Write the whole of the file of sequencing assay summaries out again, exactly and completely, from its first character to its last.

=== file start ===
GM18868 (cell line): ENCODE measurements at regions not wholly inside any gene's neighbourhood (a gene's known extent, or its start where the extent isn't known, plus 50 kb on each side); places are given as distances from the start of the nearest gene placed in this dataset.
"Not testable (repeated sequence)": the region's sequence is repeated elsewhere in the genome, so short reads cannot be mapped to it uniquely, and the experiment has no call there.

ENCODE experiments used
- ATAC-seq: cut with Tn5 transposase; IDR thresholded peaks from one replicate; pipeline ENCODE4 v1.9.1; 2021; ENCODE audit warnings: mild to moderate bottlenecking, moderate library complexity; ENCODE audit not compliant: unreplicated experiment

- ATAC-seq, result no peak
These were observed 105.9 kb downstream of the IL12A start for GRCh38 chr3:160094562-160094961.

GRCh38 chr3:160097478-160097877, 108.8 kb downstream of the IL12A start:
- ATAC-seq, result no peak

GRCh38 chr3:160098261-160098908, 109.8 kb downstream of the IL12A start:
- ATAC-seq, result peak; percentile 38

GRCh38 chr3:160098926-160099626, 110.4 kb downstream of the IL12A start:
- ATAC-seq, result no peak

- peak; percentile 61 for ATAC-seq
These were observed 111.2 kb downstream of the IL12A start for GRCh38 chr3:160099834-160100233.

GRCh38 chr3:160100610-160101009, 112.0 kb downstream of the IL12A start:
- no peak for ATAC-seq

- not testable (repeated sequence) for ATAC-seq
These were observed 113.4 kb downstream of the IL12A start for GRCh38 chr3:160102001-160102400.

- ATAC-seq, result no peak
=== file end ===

GM18868 (cell line): ENCODE measurements at regions not wholly inside any gene's neighbourhood (a gene's known extent, or its start where the extent isn't known, plus 50 kb on each side); places are given as distances from the start of the nearest gene placed in this dataset.
"Not testable (repeated sequence)": the region's sequence is repeated elsewhere in the genome, so short reads cannot be mapped to it uniquely, and the experiment has no call there.

ENCODE experiments used
- ATAC-seq: cut with Tn5 transposase; IDR thresholded peaks from one replicate; pipeline ENCODE4 v1.9.1; 2021; ENCODE audit warnings: mild to moderate bottlenecking, moderate library complexity; ENCODE audit not compliant: unreplicated experiment

- ATAC-seq, result no peak
These were observed 105.9 kb downstream of the IL12A start for GRCh38 chr3:160094562-160094961.

GRCh38 chr3:160097478-160097877, 108.8 kb downstream of the IL12A start:
- ATAC-seq, result no peak

GRCh38 chr3:160098261-160098908, 109.8 kb downstream of the IL12A start:
- ATAC-seq, result peak; percentile 38

GRCh38 chr3:160098926-160099626, 110.4 kb downstream of the IL12A start:
- ATAC-seq, result no peak

- peak; percentile 61 for ATAC-seq
These were observed 111.2 kb downstream of the IL12A start for GRCh38 chr3:160099834-160100233.

GRCh38 chr3:160100610-160101009, 112.0 kb downstream of the IL12A start:
- no peak for ATAC-seq

- not testable (repeated sequence) for ATAC-seq
These were observed 113.4 kb downstream of the IL12A start for GRCh38 chr3:160102001-160102400.

- ATAC-seq, result no peak